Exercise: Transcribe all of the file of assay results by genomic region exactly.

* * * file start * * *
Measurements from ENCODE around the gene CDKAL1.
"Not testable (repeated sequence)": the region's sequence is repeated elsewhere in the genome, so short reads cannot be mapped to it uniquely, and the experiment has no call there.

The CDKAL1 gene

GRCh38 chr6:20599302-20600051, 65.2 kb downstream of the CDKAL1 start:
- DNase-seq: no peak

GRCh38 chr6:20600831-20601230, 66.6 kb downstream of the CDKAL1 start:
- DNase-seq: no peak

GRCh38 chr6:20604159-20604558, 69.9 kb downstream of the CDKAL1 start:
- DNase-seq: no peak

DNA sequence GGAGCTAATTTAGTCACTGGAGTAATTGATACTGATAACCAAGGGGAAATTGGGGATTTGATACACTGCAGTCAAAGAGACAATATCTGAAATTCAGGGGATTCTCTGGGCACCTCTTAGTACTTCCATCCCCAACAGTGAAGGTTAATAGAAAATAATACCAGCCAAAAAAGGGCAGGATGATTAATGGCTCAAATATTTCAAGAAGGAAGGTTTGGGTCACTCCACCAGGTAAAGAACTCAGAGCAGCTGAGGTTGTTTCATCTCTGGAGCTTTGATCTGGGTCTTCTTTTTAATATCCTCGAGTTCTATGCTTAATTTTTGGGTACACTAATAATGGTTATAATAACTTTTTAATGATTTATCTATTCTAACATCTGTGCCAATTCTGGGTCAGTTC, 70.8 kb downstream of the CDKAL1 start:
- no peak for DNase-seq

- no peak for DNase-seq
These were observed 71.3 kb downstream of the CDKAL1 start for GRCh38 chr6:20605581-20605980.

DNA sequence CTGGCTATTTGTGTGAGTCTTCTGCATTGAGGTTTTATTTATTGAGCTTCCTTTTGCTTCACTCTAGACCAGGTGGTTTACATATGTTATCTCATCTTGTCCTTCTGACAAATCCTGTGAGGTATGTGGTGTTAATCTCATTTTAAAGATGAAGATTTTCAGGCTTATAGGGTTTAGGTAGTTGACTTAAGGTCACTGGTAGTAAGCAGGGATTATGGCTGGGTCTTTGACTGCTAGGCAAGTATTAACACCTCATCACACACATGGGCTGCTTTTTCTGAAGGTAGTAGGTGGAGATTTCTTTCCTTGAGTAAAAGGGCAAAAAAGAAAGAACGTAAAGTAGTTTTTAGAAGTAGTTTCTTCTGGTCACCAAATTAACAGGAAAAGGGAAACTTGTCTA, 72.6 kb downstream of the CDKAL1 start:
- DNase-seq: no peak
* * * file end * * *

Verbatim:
Measurements from ENCODE around the gene CDKAL1.
"Not testable (repeated sequence)": the region's sequence is repeated elsewhere in the genome, so short reads cannot be mapped to it uniquely, and the experiment has no call there.

The CDKAL1 gene

GRCh38 chr6:20599302-20600051, 65.2 kb downstream of the CDKAL1 start:
- DNase-seq: no peak

GRCh38 chr6:20600831-20601230, 66.6 kb downstream of the CDKAL1 start:
- DNase-seq: no peak

GRCh38 chr6:20604159-20604558, 69.9 kb downstream of the CDKAL1 start:
- DNase-seq: no peak

DNA sequence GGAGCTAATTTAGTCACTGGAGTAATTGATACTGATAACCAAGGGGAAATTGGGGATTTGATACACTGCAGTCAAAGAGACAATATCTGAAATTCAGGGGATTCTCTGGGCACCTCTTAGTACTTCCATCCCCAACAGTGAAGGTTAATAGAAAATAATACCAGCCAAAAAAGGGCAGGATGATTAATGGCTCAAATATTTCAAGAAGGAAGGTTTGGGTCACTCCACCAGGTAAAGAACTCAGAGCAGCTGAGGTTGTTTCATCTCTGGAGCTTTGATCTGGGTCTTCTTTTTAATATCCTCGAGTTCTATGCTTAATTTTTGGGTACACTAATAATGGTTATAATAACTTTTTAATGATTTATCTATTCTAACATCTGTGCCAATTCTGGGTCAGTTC, 70.8 kb downstream of the CDKAL1 start:
- no peak for DNase-seq

- no peak for DNase-seq
These were observed 71.3 kb downstream of the CDKAL1 start for GRCh38 chr6:20605581-20605980.

DNA sequence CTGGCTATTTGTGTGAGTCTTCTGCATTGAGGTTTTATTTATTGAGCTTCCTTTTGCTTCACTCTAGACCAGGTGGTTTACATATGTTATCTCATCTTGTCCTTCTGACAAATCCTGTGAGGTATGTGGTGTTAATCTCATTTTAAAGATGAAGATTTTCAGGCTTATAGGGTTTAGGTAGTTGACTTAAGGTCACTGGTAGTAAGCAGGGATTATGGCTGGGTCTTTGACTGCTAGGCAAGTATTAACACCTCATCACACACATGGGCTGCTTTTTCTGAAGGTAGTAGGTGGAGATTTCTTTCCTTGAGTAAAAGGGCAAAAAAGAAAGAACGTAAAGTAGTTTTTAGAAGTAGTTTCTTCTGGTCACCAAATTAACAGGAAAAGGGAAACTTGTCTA, 72.6 kb downstream of the CDKAL1 start:
- DNase-seq: no peak